All Things Made New
by Diarmaid MacCulloch
Allen Lane, £25
Diarmaid MacCulloch is a professor of the History of the Church at Oxford, an acclaimed telly don and a knight. He is also prodigiously learned and productive – and has won (deservedly) pretty well every major literary prize there is.
Here we have some 360 packed pages of book reviews and occasional pieces, mainly from the last 10 years or so: six of them on the Continental Reformation, the rest on the Reformation in England; many of them invaluable reading for any serious student of 16th-century Europe’s turbulent religious history.
There are remarkable essays, for example, on the Protestant reformers and Our Lady, on the making of the Book of Common Prayer, the (Catholic) genius William Byrd and the (eventually rather tragic) career of Richard Hooker. There is a masterly review of writings on the English Reformation, including positive appreciations of Hilaire Belloc, the Redemptorist Fr Thomas Edward Bridgett and Philip Hughes’s bold trilogy; and a fascinating account of how the 17th-century Irish Protestant firebrand (psychopath?) Robert Ware produced blatant forgeries to promote his cause.
Some of these essays are a bit heavy going, but MacCulloch has a gift for explaining complicated things simply. He can also produce the arresting new insight: for example, that Thomas Cromwell may have indeed have been a “sacramentary”, as his enemies claimed, ie one who denied any Real Presence, and was thus more radical than was Cranmer at the time. Or how the Polish ex-priest-turned-Protestant Jan Łaski did much to drive forward the English Reformation. Or how remarkable was the survival – unique in Protestant lands – of our cathedrals with their full array of deans and canons, organs, choirs and closes, and how their liturgy and hymnody contributed to the rise of Anglicanism.
McCullough is also the master of the witty, even cheeky, one-liner: Anne Boleyn, for example, was “dismayingly clever and a bit flash” (as well as being a devout Protestant, he believes). Guy Fawkes planned to “relieve” England of its monarch. And so on. There is a bon mot or a shocker on almost every page.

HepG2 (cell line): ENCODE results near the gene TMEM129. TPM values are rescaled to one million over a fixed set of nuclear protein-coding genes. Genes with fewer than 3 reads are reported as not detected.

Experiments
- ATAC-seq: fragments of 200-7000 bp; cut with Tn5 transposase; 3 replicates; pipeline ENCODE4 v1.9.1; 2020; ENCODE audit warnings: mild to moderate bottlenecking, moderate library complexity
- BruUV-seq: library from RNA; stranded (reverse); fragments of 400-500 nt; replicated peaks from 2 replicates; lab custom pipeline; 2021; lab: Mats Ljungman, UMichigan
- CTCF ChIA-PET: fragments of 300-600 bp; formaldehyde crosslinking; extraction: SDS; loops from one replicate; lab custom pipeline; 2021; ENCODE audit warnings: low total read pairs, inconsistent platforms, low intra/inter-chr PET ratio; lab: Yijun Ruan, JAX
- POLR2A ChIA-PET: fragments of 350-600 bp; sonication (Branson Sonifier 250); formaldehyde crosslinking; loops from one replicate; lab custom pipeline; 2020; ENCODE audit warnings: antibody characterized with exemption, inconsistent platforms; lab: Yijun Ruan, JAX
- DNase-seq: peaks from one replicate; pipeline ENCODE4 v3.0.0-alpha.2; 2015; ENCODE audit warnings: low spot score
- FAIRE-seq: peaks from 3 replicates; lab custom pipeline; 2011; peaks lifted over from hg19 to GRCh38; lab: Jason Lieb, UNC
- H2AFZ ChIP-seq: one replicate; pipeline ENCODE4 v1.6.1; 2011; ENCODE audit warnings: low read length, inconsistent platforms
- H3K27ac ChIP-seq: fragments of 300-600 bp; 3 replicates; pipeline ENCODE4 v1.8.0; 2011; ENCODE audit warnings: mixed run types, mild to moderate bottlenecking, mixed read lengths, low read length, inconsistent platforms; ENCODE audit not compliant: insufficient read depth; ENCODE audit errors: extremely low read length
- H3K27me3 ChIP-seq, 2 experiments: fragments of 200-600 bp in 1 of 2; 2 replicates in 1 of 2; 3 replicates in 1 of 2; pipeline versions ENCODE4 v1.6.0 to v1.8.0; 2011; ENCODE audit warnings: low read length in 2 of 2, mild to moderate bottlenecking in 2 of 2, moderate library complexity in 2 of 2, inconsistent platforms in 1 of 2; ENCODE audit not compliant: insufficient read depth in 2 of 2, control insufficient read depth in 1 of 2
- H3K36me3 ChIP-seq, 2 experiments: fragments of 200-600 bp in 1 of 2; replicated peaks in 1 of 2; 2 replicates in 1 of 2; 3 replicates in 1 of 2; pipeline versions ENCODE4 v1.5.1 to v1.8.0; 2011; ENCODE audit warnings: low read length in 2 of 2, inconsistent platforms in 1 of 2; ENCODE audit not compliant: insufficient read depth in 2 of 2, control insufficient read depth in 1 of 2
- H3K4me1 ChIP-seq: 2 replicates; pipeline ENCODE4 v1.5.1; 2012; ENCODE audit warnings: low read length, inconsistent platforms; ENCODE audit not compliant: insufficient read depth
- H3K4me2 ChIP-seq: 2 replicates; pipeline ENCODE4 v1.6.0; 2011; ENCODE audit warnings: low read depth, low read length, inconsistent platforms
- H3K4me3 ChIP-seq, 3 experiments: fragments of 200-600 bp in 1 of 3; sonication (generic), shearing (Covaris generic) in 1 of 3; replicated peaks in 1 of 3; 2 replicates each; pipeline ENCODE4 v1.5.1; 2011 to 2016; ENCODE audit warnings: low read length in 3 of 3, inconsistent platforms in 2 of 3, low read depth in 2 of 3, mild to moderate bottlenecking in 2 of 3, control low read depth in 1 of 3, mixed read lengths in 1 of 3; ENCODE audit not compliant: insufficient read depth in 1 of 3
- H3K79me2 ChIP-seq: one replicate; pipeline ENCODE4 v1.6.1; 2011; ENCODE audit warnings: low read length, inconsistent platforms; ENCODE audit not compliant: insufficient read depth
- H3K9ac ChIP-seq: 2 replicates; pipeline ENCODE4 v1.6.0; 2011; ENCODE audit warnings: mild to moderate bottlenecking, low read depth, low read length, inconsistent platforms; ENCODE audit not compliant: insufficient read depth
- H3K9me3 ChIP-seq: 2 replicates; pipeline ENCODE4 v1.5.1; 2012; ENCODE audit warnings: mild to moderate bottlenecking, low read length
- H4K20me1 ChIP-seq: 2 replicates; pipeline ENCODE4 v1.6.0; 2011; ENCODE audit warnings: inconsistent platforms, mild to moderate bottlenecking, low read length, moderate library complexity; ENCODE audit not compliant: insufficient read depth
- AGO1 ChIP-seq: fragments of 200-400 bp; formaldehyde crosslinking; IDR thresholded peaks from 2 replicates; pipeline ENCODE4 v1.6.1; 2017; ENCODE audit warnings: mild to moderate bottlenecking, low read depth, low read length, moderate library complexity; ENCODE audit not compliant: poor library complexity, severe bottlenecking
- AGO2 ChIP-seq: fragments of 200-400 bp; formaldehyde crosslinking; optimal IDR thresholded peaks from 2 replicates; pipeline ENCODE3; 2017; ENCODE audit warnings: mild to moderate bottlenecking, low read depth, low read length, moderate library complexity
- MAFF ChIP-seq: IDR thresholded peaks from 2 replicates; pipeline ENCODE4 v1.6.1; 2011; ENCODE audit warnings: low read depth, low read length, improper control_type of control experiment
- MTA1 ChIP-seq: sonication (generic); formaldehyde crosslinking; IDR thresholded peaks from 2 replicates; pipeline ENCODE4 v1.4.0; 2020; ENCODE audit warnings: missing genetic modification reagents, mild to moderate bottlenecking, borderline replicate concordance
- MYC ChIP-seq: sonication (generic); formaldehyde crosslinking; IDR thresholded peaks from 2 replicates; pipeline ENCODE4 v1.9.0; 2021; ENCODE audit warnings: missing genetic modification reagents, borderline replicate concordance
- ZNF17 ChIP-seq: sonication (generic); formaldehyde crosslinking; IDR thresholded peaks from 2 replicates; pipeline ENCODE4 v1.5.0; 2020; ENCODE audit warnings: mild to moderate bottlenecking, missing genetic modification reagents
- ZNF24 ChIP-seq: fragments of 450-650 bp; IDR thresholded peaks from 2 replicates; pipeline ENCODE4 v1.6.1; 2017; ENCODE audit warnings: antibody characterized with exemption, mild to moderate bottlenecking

There is also admirable courtesy towards other scholars even when he disagrees with them. So I hope that some criticism will not be out of place.
Alas, there is an anti-Catholic tone throughout this book. Catholics are always “Roman” or “Romish”. There are anachronistic references to “the Vatican” (a rather nasty place). The Jesuits are a “sect”. The revolution of 1688 is “Glorious” without inverted commas. It is really excessive to describe as a “catastrophe” the Council of Chalcedon (491) which, thanks not least to Pope Leo the Great, courageously reaffirmed the crucial truth that Christ is both truly God and truly man.
And yes, MacCulloch is horrified by the Inquisition, as we all are, especially by the Roman one set up by the future terrible pope, Paul IV. But his review of a recent scholarly study of that tribunal, which showed it to have been considerably less horrific than often lurid anti-Catholic propaganda had claimed, is seriously partisan.
There is another worry. He says several times that Catholics believe in a “corporal” or “corporeal” presence in the Eucharist. He even adds the word “physical” sometimes. That one so accomplished in elucidating even the subtlest differences between Luther and his ex-followers, and between him and other major Protestant leaders such as Bucer, Oecolampadius, Zwingli, Bullinger and, above all, John Calvin (not to mention the radicals who fled to Poland and Hungary, etc), this is alarming. How can he be so inaccurate?
Just about the only theme running through these dazzling essays is that the founders of the Elizabethan Church saw themselves as part of the pan-Protestant movement. But this has often been said by scholars down to our own day. It really is not new.
But then, argues MacCulloch, thanks initially to Hooker, followed by the Arminians and later high churchmen after the restoration of the national Church in 1660, the idea of Anglicanism, the via media between Geneva and Rome, took shape.
The Oxford Movement, he writes, completed the process when “Anglo-Catholics turned their talents to rewriting the English Reformation”. But has this not long been widely agreed?
And here is a final complexity. In MacCulloch’s earlier writings this development, this de-Protestantising, was apparently a bad thing. However, later there is nothing but praise for the “glory of Anglicanism”, its lack of “dogmatism”, its being “a tradition without logic or consistency”. What has wrought this change? We are not told.
But surely we can ask how a stern, rigorous scholar like him can revel in anything “without logic or consistency” and how one as forthright – dare I say dogmatic? – as he often is can applaud the rudderlessness, the “undogmatism” of modern Anglicanism.